“Sustainable consumption and production is our most prominent challenge and a key focus of the Generation 2030 programme,” says Rydland. “The region is challenged by the overexploitation of natural resources and excess consumption of products, the production of which requires energy, puts strain on the climate, and contributes to global economic inequality.”

According to Janez Potočnik, Co-Chair of the International Resource Panel, the panel’s research identifies sustainable consumption and production as the most efficient strategy for avoiding trade-offs between the SDGs and for the creation of synergies in overcoming the development and environmental challenges articulated in the goals.

“We’re more interconnected and interdependent than ever,” he says. “If we are to avoid a globally extensive and inter-systemic crisis and frequent conflicts, we must get serious about using natural resources in a more efficient and responsible way. Decoupling economic growth from resource use and environmental impact should be essential to any modern environmental and economic policy.”

Industry welcomes political commitment
Sara Krüger Falk of the Confederation of Danish Industry welcomes the Generation 2030 initiative. She is the Focal Point for Global Compact Nordic Network where she represents 800 Nordic businesses committed to advancing sustainability. From an industry perspective, she says, the SDGs are a good indication of the challenges the world is facing, and also the opportunities that lie in providing the right solutions.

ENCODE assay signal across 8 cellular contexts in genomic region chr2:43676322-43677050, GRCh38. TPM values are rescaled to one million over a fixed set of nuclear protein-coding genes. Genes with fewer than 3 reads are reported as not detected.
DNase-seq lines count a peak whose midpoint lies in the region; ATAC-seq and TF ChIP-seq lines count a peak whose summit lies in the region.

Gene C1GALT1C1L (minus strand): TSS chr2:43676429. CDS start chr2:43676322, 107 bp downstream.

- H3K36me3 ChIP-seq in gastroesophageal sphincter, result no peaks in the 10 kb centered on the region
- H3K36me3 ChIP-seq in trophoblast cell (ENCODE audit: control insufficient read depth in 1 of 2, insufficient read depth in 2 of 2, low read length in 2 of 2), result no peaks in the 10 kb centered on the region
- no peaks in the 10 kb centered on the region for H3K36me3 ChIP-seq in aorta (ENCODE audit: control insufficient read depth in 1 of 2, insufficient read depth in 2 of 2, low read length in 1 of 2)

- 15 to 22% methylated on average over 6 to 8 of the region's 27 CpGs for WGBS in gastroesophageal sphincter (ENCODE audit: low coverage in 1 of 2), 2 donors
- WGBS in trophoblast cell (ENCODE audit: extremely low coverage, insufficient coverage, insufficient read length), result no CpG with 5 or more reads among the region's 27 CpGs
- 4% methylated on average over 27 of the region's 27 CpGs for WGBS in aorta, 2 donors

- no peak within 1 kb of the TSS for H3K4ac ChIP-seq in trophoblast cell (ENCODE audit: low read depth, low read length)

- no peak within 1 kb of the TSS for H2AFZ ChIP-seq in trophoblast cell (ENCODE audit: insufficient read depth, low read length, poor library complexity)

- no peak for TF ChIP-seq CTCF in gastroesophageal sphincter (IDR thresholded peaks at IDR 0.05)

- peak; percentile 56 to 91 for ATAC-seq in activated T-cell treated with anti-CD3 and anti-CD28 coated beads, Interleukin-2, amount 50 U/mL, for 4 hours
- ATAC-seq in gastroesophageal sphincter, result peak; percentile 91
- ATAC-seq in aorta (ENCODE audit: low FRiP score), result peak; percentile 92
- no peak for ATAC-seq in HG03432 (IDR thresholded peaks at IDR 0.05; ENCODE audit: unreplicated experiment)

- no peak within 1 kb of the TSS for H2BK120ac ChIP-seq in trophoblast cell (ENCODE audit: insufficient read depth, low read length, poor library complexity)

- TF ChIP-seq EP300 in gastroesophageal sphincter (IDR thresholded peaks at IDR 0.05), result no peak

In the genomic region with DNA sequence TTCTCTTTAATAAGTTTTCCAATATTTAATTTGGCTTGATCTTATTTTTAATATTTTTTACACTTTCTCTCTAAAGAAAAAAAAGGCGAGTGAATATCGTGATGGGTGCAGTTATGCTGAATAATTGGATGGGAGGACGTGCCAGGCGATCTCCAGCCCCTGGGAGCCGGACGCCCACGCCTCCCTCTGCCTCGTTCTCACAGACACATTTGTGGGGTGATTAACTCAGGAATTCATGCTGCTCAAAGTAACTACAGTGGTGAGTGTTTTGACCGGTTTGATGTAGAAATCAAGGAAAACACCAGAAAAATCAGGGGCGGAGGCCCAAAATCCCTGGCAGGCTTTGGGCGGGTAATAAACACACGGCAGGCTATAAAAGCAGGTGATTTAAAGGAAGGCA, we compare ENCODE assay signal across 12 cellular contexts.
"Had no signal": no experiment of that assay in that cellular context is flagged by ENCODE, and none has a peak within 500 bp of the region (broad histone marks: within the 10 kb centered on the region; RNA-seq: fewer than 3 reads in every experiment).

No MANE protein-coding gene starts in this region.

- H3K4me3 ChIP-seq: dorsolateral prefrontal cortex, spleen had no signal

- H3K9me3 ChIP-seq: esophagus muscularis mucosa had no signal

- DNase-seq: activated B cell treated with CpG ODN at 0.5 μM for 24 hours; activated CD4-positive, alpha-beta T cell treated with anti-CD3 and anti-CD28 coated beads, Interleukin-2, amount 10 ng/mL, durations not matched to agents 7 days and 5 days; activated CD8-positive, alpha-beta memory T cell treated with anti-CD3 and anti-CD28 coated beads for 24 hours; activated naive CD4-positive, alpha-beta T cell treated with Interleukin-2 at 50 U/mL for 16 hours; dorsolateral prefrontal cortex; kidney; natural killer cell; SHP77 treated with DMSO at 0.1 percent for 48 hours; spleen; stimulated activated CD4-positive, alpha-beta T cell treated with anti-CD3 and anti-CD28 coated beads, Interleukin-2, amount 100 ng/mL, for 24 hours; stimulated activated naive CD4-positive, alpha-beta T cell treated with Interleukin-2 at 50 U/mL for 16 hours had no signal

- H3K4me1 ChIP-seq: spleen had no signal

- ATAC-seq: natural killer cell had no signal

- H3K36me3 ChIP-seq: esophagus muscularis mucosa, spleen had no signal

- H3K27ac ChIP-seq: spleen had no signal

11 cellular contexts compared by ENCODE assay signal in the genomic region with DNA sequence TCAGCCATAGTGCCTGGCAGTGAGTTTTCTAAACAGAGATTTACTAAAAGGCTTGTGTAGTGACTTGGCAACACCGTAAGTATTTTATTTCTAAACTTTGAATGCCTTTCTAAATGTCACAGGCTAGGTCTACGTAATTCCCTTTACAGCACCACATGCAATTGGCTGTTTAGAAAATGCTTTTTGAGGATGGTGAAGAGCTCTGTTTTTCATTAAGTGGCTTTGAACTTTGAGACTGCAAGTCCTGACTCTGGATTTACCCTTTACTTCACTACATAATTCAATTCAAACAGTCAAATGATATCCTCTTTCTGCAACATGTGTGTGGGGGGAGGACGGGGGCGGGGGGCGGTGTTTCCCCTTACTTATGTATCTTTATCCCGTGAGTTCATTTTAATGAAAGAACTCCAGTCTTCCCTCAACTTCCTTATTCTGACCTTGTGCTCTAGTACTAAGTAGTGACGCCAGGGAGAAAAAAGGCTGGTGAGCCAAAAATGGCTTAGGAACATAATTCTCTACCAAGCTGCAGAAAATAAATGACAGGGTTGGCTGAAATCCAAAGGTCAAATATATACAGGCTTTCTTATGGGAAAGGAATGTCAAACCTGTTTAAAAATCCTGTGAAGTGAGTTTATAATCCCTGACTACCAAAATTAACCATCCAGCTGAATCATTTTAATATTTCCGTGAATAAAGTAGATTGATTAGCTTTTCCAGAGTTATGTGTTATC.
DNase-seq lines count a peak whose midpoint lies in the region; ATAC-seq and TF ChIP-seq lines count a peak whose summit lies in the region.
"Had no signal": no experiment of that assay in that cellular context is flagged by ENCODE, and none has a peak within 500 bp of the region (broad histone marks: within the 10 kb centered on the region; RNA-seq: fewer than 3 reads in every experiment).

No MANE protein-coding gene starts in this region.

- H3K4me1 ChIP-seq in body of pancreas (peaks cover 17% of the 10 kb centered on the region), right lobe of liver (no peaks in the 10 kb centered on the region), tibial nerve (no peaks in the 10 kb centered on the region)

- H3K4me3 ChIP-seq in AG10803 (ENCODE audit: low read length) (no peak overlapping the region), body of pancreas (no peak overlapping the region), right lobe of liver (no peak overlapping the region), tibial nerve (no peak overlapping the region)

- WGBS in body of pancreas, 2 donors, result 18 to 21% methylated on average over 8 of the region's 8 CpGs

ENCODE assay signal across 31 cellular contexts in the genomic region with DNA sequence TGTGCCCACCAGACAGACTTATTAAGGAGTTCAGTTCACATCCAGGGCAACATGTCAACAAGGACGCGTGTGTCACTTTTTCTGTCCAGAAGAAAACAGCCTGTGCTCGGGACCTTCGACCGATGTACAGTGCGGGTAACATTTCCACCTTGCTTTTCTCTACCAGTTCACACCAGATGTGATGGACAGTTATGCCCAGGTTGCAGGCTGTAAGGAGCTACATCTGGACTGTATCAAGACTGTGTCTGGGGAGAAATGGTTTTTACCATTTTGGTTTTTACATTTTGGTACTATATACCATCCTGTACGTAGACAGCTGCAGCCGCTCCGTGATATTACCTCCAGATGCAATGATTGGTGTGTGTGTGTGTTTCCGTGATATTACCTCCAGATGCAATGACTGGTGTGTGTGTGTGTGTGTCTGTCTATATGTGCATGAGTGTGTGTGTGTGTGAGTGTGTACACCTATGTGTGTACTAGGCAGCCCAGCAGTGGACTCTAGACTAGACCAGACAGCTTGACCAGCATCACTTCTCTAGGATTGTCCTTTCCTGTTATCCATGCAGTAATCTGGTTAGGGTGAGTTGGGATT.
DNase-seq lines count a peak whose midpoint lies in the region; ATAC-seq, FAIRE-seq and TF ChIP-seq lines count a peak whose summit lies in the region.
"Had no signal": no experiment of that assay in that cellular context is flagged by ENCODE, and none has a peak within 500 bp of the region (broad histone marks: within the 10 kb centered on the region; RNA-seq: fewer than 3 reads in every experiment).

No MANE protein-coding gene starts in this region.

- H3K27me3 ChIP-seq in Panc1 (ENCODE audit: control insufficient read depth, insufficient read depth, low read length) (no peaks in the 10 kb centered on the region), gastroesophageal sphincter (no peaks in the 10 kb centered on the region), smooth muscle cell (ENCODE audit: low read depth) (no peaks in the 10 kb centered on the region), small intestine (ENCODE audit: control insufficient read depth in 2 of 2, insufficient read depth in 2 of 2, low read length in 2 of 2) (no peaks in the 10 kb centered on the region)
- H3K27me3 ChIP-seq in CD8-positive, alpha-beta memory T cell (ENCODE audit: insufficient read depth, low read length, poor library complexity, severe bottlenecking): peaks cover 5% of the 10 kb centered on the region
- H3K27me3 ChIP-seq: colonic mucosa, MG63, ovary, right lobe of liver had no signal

“I’m thrilled that we have political ambition and political support for the sustainable agenda,” Falk says. “It makes good sense for our natural environment, our societies and our businesses. The SDGs are a fantastic indication of the direction in which the world is heading and where future market demand will be.”

“By working together, the Nordic countries put Nordic businesses in an even better position for redefining their business models and increasing their competitive advantage when it comes to providing socially, environmentally and economically sustainable solutions.”

Continued international leadership
By launching the Generation 2030 programme, the Nordic Council of Ministers aspires to consolidate the region’s international leadership in sustainable development.

“The Nordic prime ministers recently launched an initiative called Nordic Solutions to Global Challenges,” says Anniina Kristinsson, Adviser for Sustainable Development at the Nordic Council of Ministers. “While the focus of that initiative is to share knowledge about Nordic sustainable solutions with the rest of the world, the objective of Generation 2030 is to take a closer look at what the Nordic countries themselves can do to create more sustainable societies and achieve the SDGs.”

“These two initiatives complement each other well and will form the foundation of our future sustainable development efforts,” Kristinsson says.

 

“Our objective with Generation 2030 is to support the realisation of the SDGs and continue our strong national and regional focus on sustainable development.”

Inge Herman Rydland
Special Envoy for the 2030 Agenda at the Ministry of Foreign Affairs of Norway and Chair of the Nordic Expert Group for Sustainable Development.

“Decoupling economic growth from resource use and environmental impact should
be essential to any modern environmental and economic policy”

Janez Potočnik
Co-Chair of the Internatinoal
Resource Panel